Looking back, looking forward

by Bryan Salvage
Share This:
As each year ends, I always like to review the major industry news events of the year. During my review of 2010, I was surprised by the number of more positive news stories that didn’t involve worrisome proposed legislation, unfair trade barriers, product recalls on food-safety fears or commodity-price increases, just to mention a few of those nagging topics that result in many management headaches.

For example, just about this time last year, Pilgrim’s Pride Corporation and six of its subsidiaries emerged from Chapter 11 bankruptcy protection after a 13-month restructuring. São Paulo, Brazil-based JBS SA acquired 64 percent of Pilgrim’s Pride in Sept. 2009, establishing JBS’s position in the chicken processing industry.

Earlier this year, a group of investors led by the Rocke family, founders of RMH Foods LLC, Morton, Ill., reacquired the business from Smithfield Foods, which is indeed a rarity these days. And in late January, the president nominated Dr. Elizabeth Hagen as the US Dept. of Agriculture’s Undersecretary for Food Safety – a key food-safety position that remained vacant for more than one year. She assumed the post later on during the year.

Smithfield Foods returned to profitability in the third quarter of its fiscal year due largely to its packaged meats business and sales overseas.

Mid-year, Marfrig Alimentos SA, a Brazilian meat-processing powerhouse, acquired Keystone Foods LLC, West Conshohocken, Pa., for $1.26 billion. Keystone was the largest privately held meat processor in the US with annual sales estimated at $6.4 billion. During the second half of the year, Sigma Alimentos, a division of ALFA, S.A.B .de C.V., acquired Bar-S Foods, Phoenix, Ariz.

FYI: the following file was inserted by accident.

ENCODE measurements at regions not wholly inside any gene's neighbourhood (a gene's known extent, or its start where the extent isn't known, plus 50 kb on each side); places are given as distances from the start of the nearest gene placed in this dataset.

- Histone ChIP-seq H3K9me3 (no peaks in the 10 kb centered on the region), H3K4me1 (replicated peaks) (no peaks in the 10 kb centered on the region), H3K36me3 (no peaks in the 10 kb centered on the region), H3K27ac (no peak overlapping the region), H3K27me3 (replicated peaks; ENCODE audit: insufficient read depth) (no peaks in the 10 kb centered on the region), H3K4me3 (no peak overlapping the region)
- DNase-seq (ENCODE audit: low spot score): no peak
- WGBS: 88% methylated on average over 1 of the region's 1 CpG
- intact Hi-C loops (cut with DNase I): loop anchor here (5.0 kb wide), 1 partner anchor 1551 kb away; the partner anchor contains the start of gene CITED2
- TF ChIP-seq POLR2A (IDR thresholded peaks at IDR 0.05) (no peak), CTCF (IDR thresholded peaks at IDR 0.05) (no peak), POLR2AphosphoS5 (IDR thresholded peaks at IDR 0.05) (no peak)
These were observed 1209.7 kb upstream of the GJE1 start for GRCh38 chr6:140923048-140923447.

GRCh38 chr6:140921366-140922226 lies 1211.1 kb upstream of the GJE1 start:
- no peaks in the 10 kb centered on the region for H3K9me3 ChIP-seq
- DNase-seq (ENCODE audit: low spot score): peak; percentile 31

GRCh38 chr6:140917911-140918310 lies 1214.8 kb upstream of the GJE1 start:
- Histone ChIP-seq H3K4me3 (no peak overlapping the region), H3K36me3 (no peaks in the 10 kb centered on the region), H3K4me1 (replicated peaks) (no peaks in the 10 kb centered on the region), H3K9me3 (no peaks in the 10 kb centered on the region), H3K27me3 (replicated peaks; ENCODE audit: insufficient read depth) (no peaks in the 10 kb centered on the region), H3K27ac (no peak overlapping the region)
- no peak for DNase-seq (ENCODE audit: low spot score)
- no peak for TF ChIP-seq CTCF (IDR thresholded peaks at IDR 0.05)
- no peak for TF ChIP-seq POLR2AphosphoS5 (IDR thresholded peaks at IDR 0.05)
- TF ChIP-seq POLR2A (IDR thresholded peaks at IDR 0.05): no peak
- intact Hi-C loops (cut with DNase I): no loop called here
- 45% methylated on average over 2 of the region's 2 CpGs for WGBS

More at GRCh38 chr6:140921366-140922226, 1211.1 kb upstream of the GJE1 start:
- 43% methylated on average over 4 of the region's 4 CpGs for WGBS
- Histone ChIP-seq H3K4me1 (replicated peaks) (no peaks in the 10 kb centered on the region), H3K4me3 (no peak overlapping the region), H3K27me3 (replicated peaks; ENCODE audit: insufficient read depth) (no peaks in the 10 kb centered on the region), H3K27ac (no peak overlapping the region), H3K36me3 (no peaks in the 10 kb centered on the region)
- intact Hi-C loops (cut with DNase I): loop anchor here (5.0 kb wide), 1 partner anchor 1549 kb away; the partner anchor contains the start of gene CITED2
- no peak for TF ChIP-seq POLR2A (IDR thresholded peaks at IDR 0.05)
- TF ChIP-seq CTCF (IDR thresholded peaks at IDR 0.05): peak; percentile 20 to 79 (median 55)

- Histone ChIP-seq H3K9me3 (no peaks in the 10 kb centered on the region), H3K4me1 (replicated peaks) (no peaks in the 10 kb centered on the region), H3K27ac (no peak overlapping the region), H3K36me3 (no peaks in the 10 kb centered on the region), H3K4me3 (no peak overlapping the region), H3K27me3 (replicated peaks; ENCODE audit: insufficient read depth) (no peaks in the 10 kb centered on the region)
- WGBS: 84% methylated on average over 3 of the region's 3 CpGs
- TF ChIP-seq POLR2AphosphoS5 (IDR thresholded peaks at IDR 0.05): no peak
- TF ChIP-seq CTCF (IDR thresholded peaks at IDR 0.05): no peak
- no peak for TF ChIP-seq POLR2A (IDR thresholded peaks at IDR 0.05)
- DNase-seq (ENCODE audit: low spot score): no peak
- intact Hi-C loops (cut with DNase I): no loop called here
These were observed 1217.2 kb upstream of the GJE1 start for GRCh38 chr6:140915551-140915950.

All eyes were fixed on Tyson Foods after company veterans Donnie Smith and Jim Lochner were appointed president/CEO and COO, respectively, on Nov. 19, 2009, to see what the new leadership team could do for Tyson. On Aug. 9, 2010, Tyson announced a record-breaking FY2010 third quarter.

Soon after, Seaboard Corp. bought a 50-percent interest in Butterball LLC. The deal was in partnership with Maxwell Farms Group, an affiliated company of Goldsboro Milling Co., which owned the other 50 percent interest. Smithfield Foods previously owned 49 percent interest in Butterball, but confirmed on Sept. 10 the sale of its interest for a buyout.

Ending the year on a very upbeat note, HBO’s critically acclaimed biographical film titled “Temple Grandin” won seven Emmy awards in August, including outstanding made for TV movie. Dr. Temple Grandin, who is autistic, operates Grandin Livestock Systems Inc., Fort Collins, Colo.; is a faculty member in the animal science department at Colorado State Univ.; is a long-time columnist for Meat&Poultry magazine; and is a speaker on autism.

As the year closes, here’s hoping businesses savor those successes accomplished this year and prepare to enthusiastically move forward into 2011. From the entire Meat&Poultry staff, here’s wishing you a happy, healthy and prosperous New Year that will be brimming over with good news.
Add a Comment
We welcome your thoughtful comments. Please comply with our Community rules.








The views expressed in the comments section of Meat and Poultry News do not reflect those of Meat and Poultry News or its parent company, Sosland Publishing Co., Kansas City, Mo. Concern regarding a specific comment may be registered with the Editor by clicking the Report Abuse link.


READER COMMENTS (1)

By harold 12/10/2010 1:23:15 PM
Here is hoping Dr. Eliz. Hagen will performs better than her predecessor who succumbed to political pressure and forced Westland/Hallmark out of business.